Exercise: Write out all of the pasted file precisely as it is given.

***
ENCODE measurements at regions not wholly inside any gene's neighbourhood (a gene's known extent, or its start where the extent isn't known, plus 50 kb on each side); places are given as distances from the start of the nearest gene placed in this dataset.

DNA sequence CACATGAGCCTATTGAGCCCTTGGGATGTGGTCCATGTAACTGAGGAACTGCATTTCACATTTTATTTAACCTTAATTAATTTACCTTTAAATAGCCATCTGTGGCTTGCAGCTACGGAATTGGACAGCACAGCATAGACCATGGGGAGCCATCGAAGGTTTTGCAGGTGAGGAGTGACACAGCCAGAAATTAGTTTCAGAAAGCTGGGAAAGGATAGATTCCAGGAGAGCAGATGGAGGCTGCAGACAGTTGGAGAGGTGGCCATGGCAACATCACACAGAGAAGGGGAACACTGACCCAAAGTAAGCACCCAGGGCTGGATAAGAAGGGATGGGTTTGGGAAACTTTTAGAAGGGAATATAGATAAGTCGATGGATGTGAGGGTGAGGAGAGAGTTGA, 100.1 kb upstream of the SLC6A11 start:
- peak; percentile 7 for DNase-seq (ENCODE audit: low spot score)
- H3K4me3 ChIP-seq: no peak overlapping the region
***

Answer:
ENCODE measurements at regions not wholly inside any gene's neighbourhood (a gene's known extent, or its start where the extent isn't known, plus 50 kb on each side); places are given as distances from the start of the nearest gene placed in this dataset.

DNA sequence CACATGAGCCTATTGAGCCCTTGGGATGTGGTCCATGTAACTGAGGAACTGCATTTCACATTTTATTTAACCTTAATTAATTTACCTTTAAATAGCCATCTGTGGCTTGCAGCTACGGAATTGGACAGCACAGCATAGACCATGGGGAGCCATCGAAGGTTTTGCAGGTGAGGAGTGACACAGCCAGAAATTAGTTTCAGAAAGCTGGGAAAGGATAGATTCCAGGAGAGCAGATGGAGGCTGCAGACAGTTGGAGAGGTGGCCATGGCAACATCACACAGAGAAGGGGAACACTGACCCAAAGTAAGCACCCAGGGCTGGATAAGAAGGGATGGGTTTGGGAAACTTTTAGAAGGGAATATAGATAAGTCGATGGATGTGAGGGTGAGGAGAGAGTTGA, 100.1 kb upstream of the SLC6A11 start:
- peak; percentile 7 for DNase-seq (ENCODE audit: low spot score)
- H3K4me3 ChIP-seq: no peak overlapping the region